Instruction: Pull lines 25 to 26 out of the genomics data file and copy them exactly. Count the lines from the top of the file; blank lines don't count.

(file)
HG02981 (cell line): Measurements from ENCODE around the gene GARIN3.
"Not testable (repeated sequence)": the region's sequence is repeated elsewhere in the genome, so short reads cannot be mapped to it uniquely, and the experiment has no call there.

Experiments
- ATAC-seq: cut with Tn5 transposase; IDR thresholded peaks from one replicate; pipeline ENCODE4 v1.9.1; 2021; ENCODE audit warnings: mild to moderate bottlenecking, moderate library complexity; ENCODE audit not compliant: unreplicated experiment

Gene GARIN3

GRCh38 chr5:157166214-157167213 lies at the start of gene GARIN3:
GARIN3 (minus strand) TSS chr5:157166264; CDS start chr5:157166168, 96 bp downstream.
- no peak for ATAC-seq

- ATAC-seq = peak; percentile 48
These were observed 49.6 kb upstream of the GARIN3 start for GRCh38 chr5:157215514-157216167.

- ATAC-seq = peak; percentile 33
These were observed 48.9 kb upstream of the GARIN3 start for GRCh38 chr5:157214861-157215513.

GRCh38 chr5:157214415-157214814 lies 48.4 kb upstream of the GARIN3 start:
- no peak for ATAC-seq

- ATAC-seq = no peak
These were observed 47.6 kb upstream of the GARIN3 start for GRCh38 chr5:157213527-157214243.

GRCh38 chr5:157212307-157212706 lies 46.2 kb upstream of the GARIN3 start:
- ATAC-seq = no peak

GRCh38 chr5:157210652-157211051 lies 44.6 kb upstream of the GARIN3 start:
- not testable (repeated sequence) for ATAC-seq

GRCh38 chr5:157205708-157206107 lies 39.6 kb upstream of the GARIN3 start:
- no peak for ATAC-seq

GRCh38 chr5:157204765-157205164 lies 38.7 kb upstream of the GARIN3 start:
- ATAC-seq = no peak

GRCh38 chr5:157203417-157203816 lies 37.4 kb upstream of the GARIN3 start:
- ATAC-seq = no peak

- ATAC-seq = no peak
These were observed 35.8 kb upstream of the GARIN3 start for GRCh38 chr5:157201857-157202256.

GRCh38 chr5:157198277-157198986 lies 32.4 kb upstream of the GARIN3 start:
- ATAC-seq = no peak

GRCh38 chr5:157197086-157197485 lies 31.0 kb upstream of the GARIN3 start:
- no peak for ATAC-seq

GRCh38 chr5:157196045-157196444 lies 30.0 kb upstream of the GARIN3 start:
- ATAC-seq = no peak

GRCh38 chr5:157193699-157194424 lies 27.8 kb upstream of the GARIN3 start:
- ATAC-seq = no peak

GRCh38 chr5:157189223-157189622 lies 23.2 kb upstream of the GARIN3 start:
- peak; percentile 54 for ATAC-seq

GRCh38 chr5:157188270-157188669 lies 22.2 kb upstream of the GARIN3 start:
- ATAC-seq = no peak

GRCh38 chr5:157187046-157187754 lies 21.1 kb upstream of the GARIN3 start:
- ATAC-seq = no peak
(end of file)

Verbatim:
GRCh38 chr5:157203417-157203816 lies 37.4 kb upstream of the GARIN3 start:
- ATAC-seq = no peak